Austen Kassinger teaches second grade in Denver.
I was determined to make Mrs. Hall’s list. Our tough fourth-grade math teacher was infamous for her sharp comments — “You look like a lost ball in high weeds” — as well as her annual prize to the few students she deemed worthy of A’s: a trip to the movies. The previous year, my older sister had gone to see “Godzilla,” which frightened her to tears, thereby giving her a taste of what the rest of Mrs. Hall’s students endured over the course of the year. Born with a fiercely competitive streak and accustomed to doing well in school, I knew that I would make Mrs. Hall’s A list.
That is, until we started long division. I struggled through the page of problems Mrs. Hall assigned for homework, erasing again and again as I tried to figure out the difference between a dividend and a divisor. Able to complete only five problems over the course of an excruciating evening, I begged my mother the next morning to let me stay home from school, believing that I could never show my face in math class with incomplete homework.
My mother would have none of it. No, she did not think the assignment was unfair. No, she would not write a note to Mrs. Hall. And no, I absolutely could not stay home from school. Thus began her long-standing policy for schoolwork: If my sisters or I didn’t understand something, it was our job, not hers, to talk to the teacher. Never once did my mother say, “Long division? How developmentally inappropriate. We should change the Maryland state math standards!“
I wonder what would have happened if my mother had taken the approach of the comedian Louis C.K., whose tweets about his children’s homework recently went viral: “Yet again I must tell my kid ‘don’t answer it. It’s a bad question.’ ” “Who is writi[n]g these? And why?” “My kids used to love math. Now it makes them cry. Thanks standardized testing and common core!”
My mother could have said some version of those things in response to my meltdown, but she didn’t. She chose not to blame the question, or the teacher, or the test, or the standards. And because of her steady insistence that if I took ownership of my learning, I could master any subject, I recovered from long division and went on to take AP calculus, multivariable calculus and linear algebra in high school.
I sympathize with Louis C.K.’s kids. I know firsthand the intense anxiety that math assignments can provoke. But I’m certainly not sorry that they are being taught Common Core State Standards. As a math teacher, I have embraced these standards. I have seen kids solve problems I never would have thought to ask, then explain their thinking and justify their answers with pride. I have seen kids who used to hate the subject scribble, “I love math!” all over their tests. That joy is rooted in their persistence.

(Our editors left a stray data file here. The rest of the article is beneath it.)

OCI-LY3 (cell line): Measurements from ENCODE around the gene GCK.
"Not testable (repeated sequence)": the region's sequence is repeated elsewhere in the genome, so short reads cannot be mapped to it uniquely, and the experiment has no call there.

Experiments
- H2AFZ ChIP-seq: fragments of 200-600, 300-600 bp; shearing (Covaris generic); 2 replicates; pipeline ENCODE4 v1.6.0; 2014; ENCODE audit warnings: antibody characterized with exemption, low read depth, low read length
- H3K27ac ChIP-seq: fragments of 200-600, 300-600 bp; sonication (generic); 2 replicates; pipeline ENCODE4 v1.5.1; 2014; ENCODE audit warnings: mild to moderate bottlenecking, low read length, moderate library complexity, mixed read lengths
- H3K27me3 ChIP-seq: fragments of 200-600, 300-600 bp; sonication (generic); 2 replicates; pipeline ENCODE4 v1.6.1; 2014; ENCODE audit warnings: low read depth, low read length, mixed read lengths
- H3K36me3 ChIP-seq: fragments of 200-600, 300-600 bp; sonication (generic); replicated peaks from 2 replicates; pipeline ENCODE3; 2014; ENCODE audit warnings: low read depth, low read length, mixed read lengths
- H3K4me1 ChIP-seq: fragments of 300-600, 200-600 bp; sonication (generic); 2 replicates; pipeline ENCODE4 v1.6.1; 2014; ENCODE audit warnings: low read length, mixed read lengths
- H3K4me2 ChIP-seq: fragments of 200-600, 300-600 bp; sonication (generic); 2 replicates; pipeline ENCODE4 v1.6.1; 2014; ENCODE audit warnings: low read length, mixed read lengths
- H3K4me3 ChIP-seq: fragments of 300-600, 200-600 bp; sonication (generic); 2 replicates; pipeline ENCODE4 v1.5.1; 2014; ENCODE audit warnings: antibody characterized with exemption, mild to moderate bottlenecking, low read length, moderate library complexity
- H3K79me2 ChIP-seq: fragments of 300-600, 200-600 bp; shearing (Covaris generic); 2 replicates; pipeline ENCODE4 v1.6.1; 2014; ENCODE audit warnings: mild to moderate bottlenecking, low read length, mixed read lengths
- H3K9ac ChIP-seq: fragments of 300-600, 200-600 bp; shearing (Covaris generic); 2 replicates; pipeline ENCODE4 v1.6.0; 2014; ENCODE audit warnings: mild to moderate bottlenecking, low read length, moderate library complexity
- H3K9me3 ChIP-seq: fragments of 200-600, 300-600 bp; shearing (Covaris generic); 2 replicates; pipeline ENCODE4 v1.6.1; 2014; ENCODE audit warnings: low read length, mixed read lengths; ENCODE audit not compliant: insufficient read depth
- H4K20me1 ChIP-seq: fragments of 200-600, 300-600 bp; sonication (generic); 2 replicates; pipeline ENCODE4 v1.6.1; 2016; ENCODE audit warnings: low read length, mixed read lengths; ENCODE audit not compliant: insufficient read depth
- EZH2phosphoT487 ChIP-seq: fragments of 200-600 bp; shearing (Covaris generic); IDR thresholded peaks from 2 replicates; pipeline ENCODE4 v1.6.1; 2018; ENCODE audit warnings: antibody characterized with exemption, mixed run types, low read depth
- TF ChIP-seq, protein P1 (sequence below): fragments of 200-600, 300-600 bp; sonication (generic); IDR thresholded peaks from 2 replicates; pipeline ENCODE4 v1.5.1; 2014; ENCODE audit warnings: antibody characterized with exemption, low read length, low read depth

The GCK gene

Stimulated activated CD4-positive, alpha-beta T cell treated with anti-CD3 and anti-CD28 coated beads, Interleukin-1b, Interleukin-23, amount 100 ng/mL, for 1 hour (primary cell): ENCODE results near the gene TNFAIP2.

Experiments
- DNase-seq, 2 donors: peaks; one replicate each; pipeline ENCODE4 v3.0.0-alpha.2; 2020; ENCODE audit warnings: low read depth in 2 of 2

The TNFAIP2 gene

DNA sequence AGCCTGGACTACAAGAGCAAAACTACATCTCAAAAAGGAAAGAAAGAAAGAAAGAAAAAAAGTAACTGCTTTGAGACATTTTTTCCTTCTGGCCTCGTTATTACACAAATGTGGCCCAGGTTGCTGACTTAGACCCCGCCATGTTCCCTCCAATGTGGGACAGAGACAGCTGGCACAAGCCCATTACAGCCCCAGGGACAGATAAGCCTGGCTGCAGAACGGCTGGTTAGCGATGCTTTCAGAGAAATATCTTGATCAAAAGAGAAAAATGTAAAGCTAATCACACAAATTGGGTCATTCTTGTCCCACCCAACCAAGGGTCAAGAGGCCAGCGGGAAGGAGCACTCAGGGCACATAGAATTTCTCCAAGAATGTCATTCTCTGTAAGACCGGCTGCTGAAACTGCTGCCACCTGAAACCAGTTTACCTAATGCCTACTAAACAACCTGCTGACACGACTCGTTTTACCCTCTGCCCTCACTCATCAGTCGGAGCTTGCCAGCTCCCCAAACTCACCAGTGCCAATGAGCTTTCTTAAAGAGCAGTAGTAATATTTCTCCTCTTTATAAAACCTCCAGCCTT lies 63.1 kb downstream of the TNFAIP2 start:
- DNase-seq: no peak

So while I disagree with Louis C.K.’s analysis of the content of his children’s homework, that’s not what bothers me about his tweets. It’s the implicit message that kids should find something to blame when school is hard. They will face challenging assignments for the next dozen years in school, in all subjects, regardless of what standards are driving the instruction. Rather than a way out, the best thing children can learn is how to help themselves.
In my college freshman economics class, the final exam asked us to determine whether the statement “In the long run, we are all dead” was true, false or uncertain. I did not choose to leave it blank. I did not choose to tweet @myprofessor that his question was ridiculous. Rather, I chose to grapple with it as best I could and justify my answer — and to review the test with my instructor afterward. (Like most of life’s great questions, the correct answer was “uncertain.”)
I hope my students have parents who react to their frustrations as my mother did, and as most parents did before Common Core became a convenient scapegoat for any academic difficulty. Teach your children that struggle is a part of learning and that, sooner or later, everyone will be the lost ball. But don’t teach them to blame the weeds.